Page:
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Open access

Xiaojie Wang, Zhiyuan Chen, Ziyi Li, Bo Chen, Yong Qi, Guowei Li, and Jonathan D Adachi

Background

Several epidemiological studies have demonstrated the risk factors for fall, while few studies investigated the association between frailty and risk of fall in diabetic patients aged ≥45 years.

Methods

In this multicity observational study, participants with type 2 diabetes aged ≥45 years were enrolled. Frailty status was measured by a frailty index (FI) of deficit accumulation. We used multivariable regression models to examine the relationship between frailty and fall in diabetic patients, and further investigated the associations between frailty and fall in varied subgroups.

Results

A total of 2049 participants with type 2 diabetes were identified in our study. Our results showed a per-s.d. and a per-0.01 increment of FI were associated with an increased risk of fall, with a fully adjusted OR of 1.89 (95% CI: 1.50, 2.38), 1.06 (95% CI: 1.04, 1.09), respectively. The effects were magnified when frailty was considered as dichotomous, with an OR of 3.08 (95% CI: 2.18, 4.34). In further subgroup analyses, we found that the females, the older, rural residents, individuals with no sitting toilet, people with poor balance performance and those in poor health status were susceptible to fall. Especially, for the risk of fall in the older, a per-s.d. increase of FI corresponded to an OR of 2.46 (95% CI: 1.68, 3.62). When frailty was regarded as a binary variable, the effect increased to 4.62 (95% CI: 2.54, 8.38) in the older subgroup.

Conclusion

Frailty was associated with a higher risk of fall in people with type 2 diabetes, and the effects were higher in vulnerable groups. This evidence suggested that more attention should be paid to vulnerable groups for fall prevention.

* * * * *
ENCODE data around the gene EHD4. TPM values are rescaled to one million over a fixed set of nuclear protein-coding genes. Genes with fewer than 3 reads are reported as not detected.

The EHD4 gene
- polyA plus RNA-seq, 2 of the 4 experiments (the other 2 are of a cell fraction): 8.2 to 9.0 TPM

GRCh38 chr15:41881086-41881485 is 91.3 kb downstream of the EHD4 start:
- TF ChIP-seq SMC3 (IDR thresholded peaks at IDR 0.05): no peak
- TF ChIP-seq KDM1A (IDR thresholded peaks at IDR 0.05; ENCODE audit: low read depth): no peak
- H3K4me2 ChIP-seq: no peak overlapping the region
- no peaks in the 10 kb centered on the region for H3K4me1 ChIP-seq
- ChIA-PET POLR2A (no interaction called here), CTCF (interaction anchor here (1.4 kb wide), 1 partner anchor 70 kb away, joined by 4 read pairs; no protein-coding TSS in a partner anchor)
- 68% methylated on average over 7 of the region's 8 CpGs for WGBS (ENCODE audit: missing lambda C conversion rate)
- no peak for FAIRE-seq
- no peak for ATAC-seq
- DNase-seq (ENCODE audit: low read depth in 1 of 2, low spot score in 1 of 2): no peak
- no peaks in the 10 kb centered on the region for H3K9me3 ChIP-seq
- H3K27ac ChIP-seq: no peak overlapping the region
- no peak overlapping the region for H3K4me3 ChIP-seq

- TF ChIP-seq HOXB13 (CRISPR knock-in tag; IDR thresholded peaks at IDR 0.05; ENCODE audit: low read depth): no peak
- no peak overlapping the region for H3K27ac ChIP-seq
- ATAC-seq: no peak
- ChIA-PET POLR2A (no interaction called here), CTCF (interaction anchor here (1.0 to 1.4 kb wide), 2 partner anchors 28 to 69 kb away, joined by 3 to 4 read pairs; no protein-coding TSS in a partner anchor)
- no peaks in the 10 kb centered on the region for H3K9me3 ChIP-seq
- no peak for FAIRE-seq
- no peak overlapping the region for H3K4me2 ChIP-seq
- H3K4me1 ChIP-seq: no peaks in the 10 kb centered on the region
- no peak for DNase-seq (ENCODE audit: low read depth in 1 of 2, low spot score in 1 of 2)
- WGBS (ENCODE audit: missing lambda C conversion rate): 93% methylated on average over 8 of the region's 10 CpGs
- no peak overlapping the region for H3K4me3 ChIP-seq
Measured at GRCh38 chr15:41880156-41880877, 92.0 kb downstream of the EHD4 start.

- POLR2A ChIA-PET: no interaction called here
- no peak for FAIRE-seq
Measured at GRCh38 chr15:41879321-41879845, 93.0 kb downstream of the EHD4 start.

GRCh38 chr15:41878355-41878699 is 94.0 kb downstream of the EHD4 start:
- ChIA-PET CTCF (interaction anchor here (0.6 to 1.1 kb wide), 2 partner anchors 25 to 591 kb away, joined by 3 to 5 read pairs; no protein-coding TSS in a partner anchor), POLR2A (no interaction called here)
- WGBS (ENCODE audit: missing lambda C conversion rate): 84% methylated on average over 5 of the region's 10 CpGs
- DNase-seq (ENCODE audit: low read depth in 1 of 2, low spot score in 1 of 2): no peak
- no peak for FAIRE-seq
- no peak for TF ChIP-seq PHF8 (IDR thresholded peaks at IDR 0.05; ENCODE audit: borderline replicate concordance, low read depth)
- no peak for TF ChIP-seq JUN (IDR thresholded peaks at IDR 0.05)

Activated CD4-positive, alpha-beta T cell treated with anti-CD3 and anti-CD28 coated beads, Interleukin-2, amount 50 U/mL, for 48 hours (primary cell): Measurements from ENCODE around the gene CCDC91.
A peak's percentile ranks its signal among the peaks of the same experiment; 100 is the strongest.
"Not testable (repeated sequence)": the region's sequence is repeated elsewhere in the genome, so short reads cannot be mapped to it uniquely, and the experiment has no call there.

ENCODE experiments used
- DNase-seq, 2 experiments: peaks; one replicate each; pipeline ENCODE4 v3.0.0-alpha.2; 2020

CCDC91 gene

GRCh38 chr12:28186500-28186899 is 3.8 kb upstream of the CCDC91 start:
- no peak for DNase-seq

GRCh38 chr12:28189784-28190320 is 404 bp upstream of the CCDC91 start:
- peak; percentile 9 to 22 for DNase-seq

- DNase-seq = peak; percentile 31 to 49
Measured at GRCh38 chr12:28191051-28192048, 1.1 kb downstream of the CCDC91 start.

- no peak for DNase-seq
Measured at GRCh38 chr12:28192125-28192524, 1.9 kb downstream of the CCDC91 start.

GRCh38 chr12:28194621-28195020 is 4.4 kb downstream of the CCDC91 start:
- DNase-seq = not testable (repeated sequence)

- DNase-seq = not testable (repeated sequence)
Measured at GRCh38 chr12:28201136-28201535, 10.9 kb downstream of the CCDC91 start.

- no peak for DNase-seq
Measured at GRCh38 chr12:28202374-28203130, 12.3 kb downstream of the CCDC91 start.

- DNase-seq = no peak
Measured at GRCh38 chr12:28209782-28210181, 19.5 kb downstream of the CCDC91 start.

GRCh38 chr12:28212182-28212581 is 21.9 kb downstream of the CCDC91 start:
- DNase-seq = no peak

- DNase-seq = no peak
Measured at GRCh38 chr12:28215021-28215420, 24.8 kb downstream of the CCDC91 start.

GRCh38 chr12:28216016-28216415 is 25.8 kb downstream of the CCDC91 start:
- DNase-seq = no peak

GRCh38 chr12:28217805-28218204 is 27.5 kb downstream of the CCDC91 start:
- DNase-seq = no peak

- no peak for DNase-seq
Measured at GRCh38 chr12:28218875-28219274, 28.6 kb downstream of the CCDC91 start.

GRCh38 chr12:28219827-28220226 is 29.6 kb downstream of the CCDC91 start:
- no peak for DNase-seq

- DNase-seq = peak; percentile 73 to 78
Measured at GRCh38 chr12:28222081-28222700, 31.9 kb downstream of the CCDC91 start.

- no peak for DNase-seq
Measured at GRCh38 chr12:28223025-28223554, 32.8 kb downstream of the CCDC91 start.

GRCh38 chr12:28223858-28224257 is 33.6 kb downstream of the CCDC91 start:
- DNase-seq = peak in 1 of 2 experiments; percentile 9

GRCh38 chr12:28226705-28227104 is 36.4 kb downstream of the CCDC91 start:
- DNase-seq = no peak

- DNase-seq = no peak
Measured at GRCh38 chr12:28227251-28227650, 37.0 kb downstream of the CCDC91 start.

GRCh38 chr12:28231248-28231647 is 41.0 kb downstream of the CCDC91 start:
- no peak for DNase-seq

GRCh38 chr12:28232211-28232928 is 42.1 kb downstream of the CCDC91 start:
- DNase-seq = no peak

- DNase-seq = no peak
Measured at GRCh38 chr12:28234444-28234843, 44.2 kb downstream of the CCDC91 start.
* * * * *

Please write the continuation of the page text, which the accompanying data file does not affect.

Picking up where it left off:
Open access

Chenghao Piao, Xiaojie Wang, Shiqiao Peng, Xinyu Guo, Hui Zhao, Li He, Yan Zeng, Fan Zhang, Kewen Zhu, and Yiwei Wang

Objective

Gestational diabetes mellitus (GDM) is characterized by glucose intolerance during gestation. It is associated with a series of maternal and foetal complications. Interleukin (IL)-34 is a recently discovered pro-inflammatory cytokine that functions as a ligand for colony-stimulating factor-1 receptor (CSF-1R). The contribution of IL-34 in the development of multiple chronic inflammatory diseases and autoimmune diseases has been recently discovered. The aim of this study was to evaluate whether IL-34 participates in the pathogenesis of GDM.

Method

A total of 120 women were enrolled in this study, which included 60 GDM patients and age- and sex-matched healthy pregnant women. The expression of IL-34 in serum, cord blood and placental tissues was analysed by ELISA and Western blot assays. The association between IL-34 levels and clinical features was also studied. We additionally evaluated the effect of recombinant mouse IL-34 (rmIL-34) on apoptosis and pancreatic β cell function.

Results

We found that IL-34 expression is highly increased in serum, cord blood and placental tissues in patients with GDM. In addition, there was a positive association between serum IL-34 and insulin resistance and glucose concentrations. Our data also revealed that IL-34 contributes to the apoptosis of pancreatic β cells in GDM caused by CSF-1R. Furthermore, functional studies found that IL-34 inhibited pancreatic β cell function and cell viability, while CSF-1R inhibitor blocked this effect.

Conclusion

IL-34 plays a crucial role in the development of GDM by targeting CSF-1R, insulin production and β cell function.